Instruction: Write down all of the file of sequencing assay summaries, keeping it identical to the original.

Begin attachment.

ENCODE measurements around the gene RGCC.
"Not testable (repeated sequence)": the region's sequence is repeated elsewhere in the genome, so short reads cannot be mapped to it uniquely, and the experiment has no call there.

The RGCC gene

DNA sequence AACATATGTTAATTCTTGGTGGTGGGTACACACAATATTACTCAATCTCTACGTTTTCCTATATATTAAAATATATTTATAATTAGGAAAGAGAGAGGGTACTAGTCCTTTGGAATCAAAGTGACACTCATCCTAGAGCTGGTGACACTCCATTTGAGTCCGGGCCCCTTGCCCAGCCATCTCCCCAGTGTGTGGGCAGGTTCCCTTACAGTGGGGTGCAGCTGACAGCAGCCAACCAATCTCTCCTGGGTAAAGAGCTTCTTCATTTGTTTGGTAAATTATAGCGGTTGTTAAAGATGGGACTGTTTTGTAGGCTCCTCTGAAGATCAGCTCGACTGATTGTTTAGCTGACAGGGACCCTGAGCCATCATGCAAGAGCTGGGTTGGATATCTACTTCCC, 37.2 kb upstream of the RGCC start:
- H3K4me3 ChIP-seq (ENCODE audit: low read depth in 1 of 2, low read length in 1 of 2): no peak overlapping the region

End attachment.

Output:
ENCODE measurements around the gene RGCC.
"Not testable (repeated sequence)": the region's sequence is repeated elsewhere in the genome, so short reads cannot be mapped to it uniquely, and the experiment has no call there.

The RGCC gene

DNA sequence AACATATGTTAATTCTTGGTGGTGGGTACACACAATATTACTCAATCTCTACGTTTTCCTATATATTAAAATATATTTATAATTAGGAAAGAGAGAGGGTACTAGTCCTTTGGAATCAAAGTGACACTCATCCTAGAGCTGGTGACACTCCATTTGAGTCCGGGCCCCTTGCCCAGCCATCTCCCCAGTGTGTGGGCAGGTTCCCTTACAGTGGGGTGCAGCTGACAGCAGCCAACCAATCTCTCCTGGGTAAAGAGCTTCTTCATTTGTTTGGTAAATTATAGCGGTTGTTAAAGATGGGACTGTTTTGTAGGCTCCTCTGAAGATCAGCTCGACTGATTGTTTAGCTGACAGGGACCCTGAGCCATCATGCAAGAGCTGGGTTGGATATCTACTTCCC, 37.2 kb upstream of the RGCC start:
- H3K4me3 ChIP-seq (ENCODE audit: low read depth in 1 of 2, low read length in 1 of 2): no peak overlapping the region